Naomi yanked the emergency brake and turned the wheel hard. The lightweight car screeched into a turn and she released the brake again, pressing her foot on the gas. The little car shot forward and she deftly maneuvered it into a narrow alley, following its twists and turns with confidence. She slowed, then stopped, backing quickly into a tiny garage. She hopped out of the car and pulled the door closed, then turned, pleased with her performance.
Preston got out of the car, his expression inscrutable.
“Hmmm,” was all he said as he checked his phone, and Naomi grunted.
“That was the best ride you’ve had all week,” she said, jabbing a finger in his direction. “I can do this job, and for some reason you don’t want to admit it.”
Preston looked up at her mildly, his black hair fanning purposefully across his forehead. He shrugged.
“You know it’s not up to me.”
Naomi rolled her eyes.
“Right, sure, you have to send a report to your ‘superiors.’” She made quotes with her fingers.
“That’s right,” Preston answered, his eyes on his phone again. Naomi wanted to strangle him.
She allowed her anger to simmer a minute more, and then she sighed and turned, sitting down on the car’s bonnet.
“Look, I understood what you meant when you said you could help me out. I’m not expecting anything from you. What I am expecting is that you treat me like any other applicant, and you judge my performance based on its merits. Which, as you just experienced, was pretty f---ing awesome.”
Preston came to sit down next to her. He didn’t look up from his phone, but Naomi sensed the atmosphere between them was now comfortable. He was listening.
“It’s been a few years, eh?” Naomi nudged him slightly with her shoulder. She thought she caught a hint of a smile in response.
“I don’t know how you managed it. We were nobodies, we had nothing. And now almost everybody knows who you are. And here I am, just the sidekick, as usual.”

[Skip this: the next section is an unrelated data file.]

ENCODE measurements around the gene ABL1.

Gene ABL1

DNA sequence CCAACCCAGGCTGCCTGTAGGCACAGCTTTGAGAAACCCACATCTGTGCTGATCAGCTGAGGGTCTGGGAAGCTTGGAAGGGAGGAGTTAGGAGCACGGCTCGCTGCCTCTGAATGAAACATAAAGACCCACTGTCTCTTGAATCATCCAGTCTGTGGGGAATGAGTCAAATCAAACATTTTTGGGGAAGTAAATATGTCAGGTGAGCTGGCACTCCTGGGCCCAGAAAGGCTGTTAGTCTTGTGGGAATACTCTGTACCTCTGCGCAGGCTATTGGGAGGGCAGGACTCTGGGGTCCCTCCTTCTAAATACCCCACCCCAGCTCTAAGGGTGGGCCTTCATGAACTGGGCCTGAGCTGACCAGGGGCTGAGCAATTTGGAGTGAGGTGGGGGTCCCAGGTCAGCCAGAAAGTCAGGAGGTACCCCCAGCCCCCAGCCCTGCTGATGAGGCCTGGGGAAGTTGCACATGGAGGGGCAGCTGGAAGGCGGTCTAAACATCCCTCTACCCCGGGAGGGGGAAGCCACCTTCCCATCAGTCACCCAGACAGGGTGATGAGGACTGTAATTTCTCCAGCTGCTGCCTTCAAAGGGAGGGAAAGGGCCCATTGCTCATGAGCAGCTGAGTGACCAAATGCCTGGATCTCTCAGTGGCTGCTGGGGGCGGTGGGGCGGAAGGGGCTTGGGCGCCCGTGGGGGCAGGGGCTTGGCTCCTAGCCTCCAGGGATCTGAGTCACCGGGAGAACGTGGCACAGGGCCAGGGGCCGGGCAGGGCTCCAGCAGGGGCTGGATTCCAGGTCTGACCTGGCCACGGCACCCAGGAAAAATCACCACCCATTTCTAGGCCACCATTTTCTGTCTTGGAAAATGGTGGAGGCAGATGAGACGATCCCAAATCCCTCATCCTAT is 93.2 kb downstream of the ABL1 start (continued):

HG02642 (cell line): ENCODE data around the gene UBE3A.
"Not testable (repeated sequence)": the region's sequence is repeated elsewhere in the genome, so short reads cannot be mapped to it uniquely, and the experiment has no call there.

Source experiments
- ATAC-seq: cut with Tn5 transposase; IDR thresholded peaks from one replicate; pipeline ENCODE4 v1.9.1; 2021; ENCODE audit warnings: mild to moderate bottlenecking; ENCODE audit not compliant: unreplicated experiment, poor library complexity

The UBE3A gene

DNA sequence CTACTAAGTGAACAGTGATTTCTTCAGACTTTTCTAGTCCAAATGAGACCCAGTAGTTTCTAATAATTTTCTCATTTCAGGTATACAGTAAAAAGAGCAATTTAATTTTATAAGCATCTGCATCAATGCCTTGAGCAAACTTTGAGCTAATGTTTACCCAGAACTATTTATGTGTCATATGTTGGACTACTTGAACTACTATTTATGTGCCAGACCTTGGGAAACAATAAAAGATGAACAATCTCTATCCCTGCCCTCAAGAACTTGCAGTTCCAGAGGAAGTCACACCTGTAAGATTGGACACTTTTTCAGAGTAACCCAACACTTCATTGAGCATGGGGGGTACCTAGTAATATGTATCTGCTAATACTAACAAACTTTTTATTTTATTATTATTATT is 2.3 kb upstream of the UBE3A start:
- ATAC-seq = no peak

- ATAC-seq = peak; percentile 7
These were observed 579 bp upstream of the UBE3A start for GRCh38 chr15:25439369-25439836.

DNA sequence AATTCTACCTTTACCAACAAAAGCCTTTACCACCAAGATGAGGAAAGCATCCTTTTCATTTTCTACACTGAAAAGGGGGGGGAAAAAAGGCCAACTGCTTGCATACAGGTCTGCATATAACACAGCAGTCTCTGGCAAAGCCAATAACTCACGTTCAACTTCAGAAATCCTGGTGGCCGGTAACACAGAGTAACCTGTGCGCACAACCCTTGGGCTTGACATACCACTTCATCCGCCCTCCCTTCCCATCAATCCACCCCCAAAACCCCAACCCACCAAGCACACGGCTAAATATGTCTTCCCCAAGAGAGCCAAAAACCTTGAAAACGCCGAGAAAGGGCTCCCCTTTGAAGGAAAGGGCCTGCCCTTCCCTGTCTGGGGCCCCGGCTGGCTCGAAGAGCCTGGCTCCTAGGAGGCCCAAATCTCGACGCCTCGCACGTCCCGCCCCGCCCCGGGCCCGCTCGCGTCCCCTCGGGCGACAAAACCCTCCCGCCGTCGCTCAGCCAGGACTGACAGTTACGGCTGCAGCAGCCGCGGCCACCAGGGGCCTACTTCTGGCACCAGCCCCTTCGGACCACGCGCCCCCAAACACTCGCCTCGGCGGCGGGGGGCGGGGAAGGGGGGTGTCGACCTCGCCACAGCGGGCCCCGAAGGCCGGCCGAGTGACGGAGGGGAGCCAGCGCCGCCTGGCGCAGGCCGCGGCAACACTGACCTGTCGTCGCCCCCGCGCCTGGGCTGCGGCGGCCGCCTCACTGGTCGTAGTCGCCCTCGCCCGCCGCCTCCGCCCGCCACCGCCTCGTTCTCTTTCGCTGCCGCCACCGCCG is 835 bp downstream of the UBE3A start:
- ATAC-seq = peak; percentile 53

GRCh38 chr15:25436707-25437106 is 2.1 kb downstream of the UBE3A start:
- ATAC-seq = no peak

She was not imagining it; he was smiling. She allowed herself to reminisce for just a moment, remembering the two of them clambering over a climbing frame, pretending to be pirates or explorers or some such childish nonsense. She wondered if, in its own way, those make-believe adventures allowed them to survive the way they had.
“Always the chatterbox,” she sighed. “Even before the Selection.”
She felt Preston tense, and regretted bringing it up. He was one of the few people she had known Before, and even then they had barely kept in contact. There was something about not being Selected that made everyone ashamed, even though it was something they had in common. People didn’t like to talk to other people who hadn’t been Selected, and there was no one else left to talk to.
“There’s no point waiting around here, then,” Naomi said, pushing herself up and opening the garage door. Silently, of course, Preston got back into the car and Naomi followed.
“Where would you like me to drop you?” She knew the answer, but wanted to hear him say something, anything. It felt as though in the few minutes that had passed she had forgotten what he sounded like.
“The office is fine,” he said, and then he put the phone down. He stared straight ahead through the windscreen, his breathing rapid.
“Preston?” Naomi was afraid to touch him.
When he spoke, it was in a soft voice, deep yet feminine, and utterly unlike his own.
“There is no shame in being Left Behind.”
The voice was familiar, like something Naomi had once heard on the radio when she was only half listening, but she couldn’t place it.
“We are all of us Abandoned at some point. To mourn is to deny the inevitable. To suffer is unnecessary.”
“Ok, Preston, I don’t know what kind of batshit sermon you are spouting right now, but it’s freaking me out. I’m just going to get you home--”
As she leaned forward to turn the key, Preston’s arm whipped forward and he grasped her wrist tightly. His hand was frigid.
Naomi stared in horror as her friend turned his face toward hers. His eyes were bloodshot and tears were streaming down his face. He somehow looked both completely terrified and completely at peace.
“Preston,” she said, her voice quivering. “I thought it was over. No one has been Selected for years.”
He shook his head slightly.
“It’s not me,” he whispered in his own voice, straining to speak over whatever sound was filling his head.
“No.” The sound barely escaped her lips.
“No,” she repeated, twisting in her seat to grasp Preston by the shoulders.
“No one has ever come back from a Selection,” she said. “Why now? What’s happening?”
Preston shook his head again, straining to speak through another’s voice.
“Don’t be scared,” he choked. “They said you’ll be…”
And then it was all light, blinding, and a ringing in her ears so sharp she thought her head would vibrate apart. She had no sense of her body, no sense of time, and then she was suddenly standing in the middle of a busy street, tall buildings casting shadows on the people bustling around her, no idea of where she was, and no welcome at all.
I write for fun and to make sure my sister doesn't beat me in our blog challenge.